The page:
“What most people don’t seem to get is that beauty can be a powerful tool, it’s a way for an artist to get others to appreciate what they appreciate, to seduce them into valuing what they value. If I take a picture of a common scene or object and make it beautiful, I have just transcended the perception that most people have of that scene or object. I’ve made them look at something in a different way and that means that I’ve changed their thinking. That’s no small thing.”
"As B&W is already an interpretation of a scene, it is more prone to individual adjustment and manipulation of tones and contrast. In B&W there really isn't an "accurate" or "truthful" rendering of the scene. So it lends itself to more personal and artistic interpretation. With color to a large extent you are locked into having some degree of fidelity to the original scene. You will not often find portraits where skin tones are intentionally purple, green leaves are red and skies are green. Color locks you in closer to reality and in that sense removes a large degree of manipulation and interpretation. And to me the art of photography comes not from merely capturing a scene, it's what you do with it. And B&W gives you more creative freedom."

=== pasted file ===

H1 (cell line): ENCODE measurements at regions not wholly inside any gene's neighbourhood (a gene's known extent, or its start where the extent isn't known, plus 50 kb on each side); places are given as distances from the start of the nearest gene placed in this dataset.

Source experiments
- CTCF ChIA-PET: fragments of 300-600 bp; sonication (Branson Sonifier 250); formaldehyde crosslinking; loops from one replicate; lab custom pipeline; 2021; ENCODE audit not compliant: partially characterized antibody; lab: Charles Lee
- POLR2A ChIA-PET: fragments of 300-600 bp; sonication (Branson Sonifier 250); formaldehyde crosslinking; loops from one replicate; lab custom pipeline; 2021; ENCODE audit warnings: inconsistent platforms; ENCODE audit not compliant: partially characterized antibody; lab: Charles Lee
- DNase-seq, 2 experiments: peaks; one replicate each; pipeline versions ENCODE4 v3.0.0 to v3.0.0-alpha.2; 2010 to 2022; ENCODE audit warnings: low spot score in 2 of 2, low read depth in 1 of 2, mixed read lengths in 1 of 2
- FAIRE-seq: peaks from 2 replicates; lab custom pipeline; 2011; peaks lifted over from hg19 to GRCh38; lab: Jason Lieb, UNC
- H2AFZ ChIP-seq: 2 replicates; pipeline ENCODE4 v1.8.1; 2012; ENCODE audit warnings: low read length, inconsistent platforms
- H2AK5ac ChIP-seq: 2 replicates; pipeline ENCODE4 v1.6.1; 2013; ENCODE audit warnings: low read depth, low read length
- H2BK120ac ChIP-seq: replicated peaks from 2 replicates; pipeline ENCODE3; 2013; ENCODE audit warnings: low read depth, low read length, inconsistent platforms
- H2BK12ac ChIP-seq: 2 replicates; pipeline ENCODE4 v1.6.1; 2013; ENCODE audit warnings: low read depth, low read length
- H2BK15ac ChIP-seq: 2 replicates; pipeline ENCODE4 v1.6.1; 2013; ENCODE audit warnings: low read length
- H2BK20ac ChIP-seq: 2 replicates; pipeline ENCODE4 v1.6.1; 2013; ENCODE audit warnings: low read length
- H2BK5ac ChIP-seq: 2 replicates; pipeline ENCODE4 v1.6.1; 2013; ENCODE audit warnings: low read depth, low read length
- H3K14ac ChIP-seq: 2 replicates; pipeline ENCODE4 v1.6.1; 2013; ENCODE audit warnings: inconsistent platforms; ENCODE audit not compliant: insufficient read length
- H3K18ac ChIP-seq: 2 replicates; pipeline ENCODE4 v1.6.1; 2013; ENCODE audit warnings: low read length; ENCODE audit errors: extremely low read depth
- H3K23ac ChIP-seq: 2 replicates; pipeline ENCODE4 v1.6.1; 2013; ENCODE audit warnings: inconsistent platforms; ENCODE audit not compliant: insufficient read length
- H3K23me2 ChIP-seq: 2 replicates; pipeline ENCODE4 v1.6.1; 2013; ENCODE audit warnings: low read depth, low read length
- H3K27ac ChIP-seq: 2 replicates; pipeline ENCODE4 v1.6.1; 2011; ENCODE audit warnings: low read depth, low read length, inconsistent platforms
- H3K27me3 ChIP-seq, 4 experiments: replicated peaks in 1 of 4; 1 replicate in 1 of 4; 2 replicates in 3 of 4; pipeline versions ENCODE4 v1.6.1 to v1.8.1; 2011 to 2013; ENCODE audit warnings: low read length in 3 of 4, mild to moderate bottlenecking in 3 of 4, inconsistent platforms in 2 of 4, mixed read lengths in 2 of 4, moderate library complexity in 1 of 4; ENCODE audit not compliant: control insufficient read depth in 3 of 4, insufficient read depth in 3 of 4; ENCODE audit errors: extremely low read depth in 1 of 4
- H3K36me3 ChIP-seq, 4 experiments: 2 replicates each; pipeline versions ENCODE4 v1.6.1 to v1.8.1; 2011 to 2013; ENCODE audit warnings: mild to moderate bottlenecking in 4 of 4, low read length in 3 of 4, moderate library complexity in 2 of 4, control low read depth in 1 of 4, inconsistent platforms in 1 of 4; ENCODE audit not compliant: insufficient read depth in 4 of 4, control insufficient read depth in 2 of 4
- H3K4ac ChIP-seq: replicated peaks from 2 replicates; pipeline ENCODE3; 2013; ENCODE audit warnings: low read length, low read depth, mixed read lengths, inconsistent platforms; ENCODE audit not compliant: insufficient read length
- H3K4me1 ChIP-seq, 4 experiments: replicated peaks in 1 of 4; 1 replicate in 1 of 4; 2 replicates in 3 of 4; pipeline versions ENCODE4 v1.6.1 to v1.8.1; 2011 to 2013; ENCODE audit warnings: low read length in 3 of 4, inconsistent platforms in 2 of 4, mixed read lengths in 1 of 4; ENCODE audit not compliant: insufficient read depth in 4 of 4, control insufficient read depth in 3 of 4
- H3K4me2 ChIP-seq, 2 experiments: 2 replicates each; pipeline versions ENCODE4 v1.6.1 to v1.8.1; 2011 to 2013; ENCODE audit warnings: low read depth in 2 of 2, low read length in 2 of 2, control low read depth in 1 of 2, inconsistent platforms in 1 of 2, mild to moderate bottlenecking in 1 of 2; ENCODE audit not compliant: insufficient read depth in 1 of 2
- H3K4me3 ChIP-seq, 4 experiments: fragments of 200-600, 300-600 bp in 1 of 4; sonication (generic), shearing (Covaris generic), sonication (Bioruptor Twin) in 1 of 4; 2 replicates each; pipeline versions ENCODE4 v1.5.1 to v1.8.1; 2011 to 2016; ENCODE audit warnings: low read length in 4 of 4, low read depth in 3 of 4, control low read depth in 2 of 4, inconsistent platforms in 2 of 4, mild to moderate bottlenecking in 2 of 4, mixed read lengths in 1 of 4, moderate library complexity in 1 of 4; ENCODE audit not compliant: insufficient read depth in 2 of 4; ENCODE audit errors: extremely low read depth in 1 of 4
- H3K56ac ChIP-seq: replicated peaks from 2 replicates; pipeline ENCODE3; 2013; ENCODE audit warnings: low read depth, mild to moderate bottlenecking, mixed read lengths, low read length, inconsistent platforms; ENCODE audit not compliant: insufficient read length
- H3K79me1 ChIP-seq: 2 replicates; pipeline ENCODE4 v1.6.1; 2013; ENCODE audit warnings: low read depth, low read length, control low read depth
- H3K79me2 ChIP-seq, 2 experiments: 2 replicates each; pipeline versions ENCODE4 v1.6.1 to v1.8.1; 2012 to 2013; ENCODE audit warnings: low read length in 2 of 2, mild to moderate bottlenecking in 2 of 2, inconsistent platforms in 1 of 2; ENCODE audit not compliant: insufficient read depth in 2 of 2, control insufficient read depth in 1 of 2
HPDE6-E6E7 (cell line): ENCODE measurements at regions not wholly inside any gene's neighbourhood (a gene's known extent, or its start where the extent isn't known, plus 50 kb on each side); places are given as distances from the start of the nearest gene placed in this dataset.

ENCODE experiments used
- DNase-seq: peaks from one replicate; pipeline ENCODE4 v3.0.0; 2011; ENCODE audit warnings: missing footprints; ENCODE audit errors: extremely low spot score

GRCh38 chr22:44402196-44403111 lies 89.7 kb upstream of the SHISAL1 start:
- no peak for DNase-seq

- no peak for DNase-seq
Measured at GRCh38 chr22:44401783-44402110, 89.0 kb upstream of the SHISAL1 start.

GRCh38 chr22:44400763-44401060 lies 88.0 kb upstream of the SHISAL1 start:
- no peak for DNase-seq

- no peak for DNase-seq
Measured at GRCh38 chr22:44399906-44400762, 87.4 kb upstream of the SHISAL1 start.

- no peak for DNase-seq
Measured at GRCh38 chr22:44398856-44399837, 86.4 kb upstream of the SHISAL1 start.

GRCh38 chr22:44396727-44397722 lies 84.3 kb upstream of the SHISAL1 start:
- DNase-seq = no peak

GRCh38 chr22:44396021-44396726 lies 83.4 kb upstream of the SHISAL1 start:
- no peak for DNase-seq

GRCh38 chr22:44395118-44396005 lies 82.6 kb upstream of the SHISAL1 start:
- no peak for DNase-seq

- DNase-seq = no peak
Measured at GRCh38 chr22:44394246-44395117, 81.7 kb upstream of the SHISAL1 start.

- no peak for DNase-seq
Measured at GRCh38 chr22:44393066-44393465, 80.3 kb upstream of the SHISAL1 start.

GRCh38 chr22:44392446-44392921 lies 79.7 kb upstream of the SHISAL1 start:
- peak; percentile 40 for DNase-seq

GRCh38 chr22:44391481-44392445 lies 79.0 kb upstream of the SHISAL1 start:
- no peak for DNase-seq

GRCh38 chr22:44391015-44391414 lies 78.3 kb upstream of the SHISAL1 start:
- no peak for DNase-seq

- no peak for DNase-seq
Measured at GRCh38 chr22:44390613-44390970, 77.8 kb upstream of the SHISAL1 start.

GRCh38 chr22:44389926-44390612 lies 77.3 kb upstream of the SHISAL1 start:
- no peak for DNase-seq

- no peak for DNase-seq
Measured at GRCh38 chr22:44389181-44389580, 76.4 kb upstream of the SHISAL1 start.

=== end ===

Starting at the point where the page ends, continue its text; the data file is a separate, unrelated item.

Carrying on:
"And so goes Polaroid. Appreciated now that it's gone. Replaced by countless images that in the past would not have been worth the expense of a frame of film or a Polaroid print. Photography was once known for recording valued moments or expressing one's carefully considered vision. Now that has been replaced by a vast, even celebrated, documentation of the mundane."
Transitioning from Advertising to Fine Arts, Part One, This is part of a 3 part blog that appeared in LiveBooks about my transition from an advertising photographer to a photographer producing work of a more personal nature.